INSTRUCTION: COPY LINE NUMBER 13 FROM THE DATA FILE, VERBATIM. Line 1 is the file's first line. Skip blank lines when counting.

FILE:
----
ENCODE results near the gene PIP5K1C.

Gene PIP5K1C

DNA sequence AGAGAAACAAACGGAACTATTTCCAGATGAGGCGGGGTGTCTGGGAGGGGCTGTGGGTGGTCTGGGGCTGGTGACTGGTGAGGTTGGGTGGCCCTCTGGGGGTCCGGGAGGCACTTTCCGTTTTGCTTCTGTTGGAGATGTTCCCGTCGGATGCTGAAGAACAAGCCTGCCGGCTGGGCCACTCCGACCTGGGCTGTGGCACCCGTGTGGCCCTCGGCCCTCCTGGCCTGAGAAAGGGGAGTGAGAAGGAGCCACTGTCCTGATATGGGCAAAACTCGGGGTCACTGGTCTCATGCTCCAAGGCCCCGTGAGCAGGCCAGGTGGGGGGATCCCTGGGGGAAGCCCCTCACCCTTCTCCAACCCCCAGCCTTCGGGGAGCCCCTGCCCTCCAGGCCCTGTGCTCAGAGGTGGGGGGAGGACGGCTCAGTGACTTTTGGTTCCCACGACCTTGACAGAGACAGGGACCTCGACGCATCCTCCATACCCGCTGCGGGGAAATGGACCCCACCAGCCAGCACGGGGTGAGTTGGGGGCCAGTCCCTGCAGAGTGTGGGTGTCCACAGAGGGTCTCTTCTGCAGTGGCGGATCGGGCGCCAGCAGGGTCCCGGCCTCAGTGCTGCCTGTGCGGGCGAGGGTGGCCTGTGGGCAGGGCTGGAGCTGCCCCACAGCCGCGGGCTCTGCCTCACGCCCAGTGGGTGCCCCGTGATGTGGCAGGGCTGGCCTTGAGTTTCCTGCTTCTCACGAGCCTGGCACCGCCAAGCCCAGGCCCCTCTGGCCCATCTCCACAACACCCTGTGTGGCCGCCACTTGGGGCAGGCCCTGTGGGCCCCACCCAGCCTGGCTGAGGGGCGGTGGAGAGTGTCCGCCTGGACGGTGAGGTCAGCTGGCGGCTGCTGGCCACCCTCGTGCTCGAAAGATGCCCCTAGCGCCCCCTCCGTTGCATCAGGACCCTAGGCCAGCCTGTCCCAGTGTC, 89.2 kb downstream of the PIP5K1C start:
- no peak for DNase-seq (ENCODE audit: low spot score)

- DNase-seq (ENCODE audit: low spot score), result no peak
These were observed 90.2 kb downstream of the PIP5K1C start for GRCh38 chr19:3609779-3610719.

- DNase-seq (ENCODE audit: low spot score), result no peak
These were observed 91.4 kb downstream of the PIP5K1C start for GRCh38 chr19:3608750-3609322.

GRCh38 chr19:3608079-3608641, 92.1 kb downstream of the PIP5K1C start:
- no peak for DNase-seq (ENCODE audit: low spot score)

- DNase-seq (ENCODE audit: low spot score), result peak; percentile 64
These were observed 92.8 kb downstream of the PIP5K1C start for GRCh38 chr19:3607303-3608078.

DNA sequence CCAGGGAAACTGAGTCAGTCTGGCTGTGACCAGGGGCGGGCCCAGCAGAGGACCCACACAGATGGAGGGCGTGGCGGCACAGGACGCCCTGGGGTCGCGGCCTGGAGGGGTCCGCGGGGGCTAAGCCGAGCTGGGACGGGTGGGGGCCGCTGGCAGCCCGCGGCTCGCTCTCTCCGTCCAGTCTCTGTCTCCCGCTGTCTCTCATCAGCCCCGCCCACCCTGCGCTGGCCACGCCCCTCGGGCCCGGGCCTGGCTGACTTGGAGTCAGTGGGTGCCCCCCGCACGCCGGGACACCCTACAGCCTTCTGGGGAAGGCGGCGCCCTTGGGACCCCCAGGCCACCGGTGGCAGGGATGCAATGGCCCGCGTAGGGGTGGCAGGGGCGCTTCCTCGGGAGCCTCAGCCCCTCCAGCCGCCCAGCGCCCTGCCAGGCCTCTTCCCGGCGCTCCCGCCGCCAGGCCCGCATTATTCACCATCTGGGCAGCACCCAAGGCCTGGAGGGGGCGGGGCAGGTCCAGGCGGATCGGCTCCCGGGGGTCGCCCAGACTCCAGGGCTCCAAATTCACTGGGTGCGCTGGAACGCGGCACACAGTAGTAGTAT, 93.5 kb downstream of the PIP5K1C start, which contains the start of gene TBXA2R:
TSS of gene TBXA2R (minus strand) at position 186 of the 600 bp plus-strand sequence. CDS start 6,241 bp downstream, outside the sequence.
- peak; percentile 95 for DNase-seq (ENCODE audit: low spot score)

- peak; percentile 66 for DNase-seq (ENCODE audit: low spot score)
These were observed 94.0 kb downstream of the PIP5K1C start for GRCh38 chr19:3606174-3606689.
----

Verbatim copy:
DNA sequence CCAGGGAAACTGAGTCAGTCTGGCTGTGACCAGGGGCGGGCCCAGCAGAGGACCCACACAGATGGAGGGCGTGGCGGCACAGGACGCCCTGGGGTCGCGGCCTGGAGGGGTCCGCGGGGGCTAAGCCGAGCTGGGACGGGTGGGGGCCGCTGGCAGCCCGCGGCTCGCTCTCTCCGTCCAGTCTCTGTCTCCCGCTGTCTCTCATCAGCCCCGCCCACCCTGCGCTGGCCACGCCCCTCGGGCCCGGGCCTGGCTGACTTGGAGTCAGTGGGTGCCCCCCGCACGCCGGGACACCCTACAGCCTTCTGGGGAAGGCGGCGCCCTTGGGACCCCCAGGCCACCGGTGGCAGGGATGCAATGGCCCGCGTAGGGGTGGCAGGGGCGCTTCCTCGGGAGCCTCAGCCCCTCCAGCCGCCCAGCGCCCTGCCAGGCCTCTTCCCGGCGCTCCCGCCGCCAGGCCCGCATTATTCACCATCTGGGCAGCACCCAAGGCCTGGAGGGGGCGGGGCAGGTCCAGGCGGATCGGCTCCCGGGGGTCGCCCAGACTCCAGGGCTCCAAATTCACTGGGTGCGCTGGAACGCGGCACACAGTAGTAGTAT, 93.5 kb downstream of the PIP5K1C start, which contains the start of gene TBXA2R: